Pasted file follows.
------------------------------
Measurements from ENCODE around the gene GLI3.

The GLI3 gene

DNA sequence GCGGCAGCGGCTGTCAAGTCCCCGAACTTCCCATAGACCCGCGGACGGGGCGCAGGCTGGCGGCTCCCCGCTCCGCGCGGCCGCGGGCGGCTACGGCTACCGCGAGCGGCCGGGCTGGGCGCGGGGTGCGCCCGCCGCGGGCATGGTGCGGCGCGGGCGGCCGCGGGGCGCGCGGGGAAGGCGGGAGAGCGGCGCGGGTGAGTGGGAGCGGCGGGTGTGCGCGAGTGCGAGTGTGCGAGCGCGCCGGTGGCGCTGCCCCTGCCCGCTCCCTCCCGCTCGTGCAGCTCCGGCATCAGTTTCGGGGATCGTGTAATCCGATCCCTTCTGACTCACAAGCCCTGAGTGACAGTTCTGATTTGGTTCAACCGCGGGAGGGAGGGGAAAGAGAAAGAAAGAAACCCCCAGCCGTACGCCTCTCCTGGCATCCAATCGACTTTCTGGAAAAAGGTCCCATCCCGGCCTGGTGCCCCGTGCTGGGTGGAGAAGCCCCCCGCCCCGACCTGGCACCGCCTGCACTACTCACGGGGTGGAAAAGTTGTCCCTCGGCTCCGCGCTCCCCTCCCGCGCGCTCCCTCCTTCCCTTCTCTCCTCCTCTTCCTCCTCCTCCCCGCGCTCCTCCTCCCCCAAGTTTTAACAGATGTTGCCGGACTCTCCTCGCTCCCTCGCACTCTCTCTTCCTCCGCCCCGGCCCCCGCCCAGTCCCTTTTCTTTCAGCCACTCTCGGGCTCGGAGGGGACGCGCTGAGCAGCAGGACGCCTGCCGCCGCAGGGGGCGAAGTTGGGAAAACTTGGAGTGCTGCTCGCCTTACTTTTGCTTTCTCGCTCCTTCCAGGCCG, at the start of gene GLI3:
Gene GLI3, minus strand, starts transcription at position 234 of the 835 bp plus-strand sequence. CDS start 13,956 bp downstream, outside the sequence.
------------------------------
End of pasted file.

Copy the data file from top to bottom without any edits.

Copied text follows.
Measurements from ENCODE around the gene GLI3.

The GLI3 gene

DNA sequence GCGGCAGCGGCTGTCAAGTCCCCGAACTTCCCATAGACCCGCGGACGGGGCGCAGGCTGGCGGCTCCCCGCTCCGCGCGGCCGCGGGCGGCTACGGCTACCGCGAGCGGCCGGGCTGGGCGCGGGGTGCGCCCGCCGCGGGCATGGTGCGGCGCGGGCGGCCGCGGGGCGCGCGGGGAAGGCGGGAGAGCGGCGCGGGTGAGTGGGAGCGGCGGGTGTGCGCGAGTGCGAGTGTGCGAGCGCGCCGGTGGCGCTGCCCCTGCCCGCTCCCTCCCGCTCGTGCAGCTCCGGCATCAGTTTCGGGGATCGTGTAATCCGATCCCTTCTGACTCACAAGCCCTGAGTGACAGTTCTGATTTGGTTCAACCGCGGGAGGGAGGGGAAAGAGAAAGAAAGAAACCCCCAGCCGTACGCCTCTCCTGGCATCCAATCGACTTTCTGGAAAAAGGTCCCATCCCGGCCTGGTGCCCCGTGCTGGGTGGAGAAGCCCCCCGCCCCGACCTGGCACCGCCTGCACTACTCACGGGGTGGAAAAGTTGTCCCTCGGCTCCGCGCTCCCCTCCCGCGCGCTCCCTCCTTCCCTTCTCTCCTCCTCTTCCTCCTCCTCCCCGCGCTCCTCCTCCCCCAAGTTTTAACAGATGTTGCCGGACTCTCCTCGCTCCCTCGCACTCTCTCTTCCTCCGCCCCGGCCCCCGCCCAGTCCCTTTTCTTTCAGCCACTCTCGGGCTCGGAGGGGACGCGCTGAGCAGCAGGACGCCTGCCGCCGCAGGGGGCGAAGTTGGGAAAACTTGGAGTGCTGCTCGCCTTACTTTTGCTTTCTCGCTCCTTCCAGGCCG, at the start of gene GLI3:
Gene GLI3, minus strand, starts transcription at position 234 of the 835 bp plus-strand sequence. CDS start 13,956 bp downstream, outside the sequence.